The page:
To be clear, returning rural voters to the Democratic Party is no easy task. There are many forces including cultural and media that present challenging hurdles. But having run for office in rural Virginia and having recently chaired our local committee, I believe there are some things we can do. This list is far from exhaustive – but it’s a start.
Broadband, Broadband, Broadband
Democrats have to make the case that broadband access is as much a right as electricity or paved streets. Without broadband, school curriculums are limited, healthcare is compromised, and communities cannot attract large businesses – especially manufacturing. Broadband must become the party’s single most important economic investment in rural America. We have to make this case unapologetically. The digital divide is leaving many rural Americans behind and it will fall on our party to address this urgent problem.
Be Realistic About Gun Legislation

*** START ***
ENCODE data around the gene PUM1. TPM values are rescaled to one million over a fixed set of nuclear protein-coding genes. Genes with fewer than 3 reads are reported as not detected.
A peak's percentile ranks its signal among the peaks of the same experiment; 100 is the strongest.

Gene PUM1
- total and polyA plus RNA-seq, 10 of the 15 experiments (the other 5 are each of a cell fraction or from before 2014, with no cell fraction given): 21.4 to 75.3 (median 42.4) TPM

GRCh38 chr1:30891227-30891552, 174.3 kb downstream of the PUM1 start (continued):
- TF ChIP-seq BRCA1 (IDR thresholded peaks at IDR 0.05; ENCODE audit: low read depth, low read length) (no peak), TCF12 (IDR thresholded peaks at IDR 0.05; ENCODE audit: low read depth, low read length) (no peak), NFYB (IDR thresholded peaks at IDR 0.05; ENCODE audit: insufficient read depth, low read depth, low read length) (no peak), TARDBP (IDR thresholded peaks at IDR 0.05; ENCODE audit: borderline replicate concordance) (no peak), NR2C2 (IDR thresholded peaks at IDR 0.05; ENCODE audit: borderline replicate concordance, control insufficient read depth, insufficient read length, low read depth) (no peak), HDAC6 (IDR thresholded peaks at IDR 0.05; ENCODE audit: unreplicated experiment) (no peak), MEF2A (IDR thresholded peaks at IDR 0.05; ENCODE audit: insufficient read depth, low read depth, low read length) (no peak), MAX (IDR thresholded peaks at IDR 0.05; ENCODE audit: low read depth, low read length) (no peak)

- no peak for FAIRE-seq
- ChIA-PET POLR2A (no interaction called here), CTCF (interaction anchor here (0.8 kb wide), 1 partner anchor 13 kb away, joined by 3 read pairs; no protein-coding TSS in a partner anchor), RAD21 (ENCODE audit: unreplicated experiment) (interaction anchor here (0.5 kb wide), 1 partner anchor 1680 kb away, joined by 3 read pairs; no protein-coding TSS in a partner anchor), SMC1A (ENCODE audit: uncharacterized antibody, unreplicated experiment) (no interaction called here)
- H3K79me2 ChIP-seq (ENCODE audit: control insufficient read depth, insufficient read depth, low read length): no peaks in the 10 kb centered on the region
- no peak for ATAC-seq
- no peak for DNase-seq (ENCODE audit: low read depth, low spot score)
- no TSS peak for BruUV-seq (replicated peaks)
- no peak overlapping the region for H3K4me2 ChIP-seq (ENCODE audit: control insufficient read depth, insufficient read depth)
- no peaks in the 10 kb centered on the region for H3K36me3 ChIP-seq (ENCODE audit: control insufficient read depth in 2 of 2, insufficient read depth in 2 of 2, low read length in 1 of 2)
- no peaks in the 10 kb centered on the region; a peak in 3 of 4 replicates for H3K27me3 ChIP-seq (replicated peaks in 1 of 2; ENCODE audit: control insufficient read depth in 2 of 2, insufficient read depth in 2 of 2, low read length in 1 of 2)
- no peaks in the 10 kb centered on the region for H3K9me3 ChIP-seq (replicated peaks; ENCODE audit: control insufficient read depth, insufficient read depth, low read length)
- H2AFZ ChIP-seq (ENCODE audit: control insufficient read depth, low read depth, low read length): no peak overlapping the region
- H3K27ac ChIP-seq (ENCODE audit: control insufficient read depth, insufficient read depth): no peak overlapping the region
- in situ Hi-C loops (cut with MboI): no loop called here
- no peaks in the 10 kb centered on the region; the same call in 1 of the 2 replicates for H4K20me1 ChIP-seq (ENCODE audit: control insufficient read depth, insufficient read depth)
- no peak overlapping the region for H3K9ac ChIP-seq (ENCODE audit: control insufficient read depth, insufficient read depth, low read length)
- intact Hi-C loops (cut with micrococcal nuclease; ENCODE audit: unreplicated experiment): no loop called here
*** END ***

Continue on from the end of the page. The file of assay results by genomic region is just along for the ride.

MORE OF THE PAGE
I know the reaction this will garner but I’ll say it anyway. Democrats need to realize there isn’t a lot that can be realistically done to drastically reduce gun violence in America. The country’s gun culture is too old and established to be radically altered. Any policies we have for curbing gun violence will be limited by the fact that there are 300 million guns in the country. Until that changes, and it won’t change anytime soon, we’re going to have way more gun violence than we should for a country our size. That’s not to say, however, we can’t do anything. We should push for background checks on private sales, limits on magazine sizes, and improved mental health services and communication with law enforcement agencies. These efforts will save some lives and are worth pursuing, but they don’t need to be the centerpiece of our platform. We also need to stop talking about banning “assault weapons.” There is no substantive definition for what constitutes an assault weapon so any legislation to remove them will simply be met with stylistic changes by gun makers. Let’s focus on what will work, but be realistic about the changes we’ll actually see.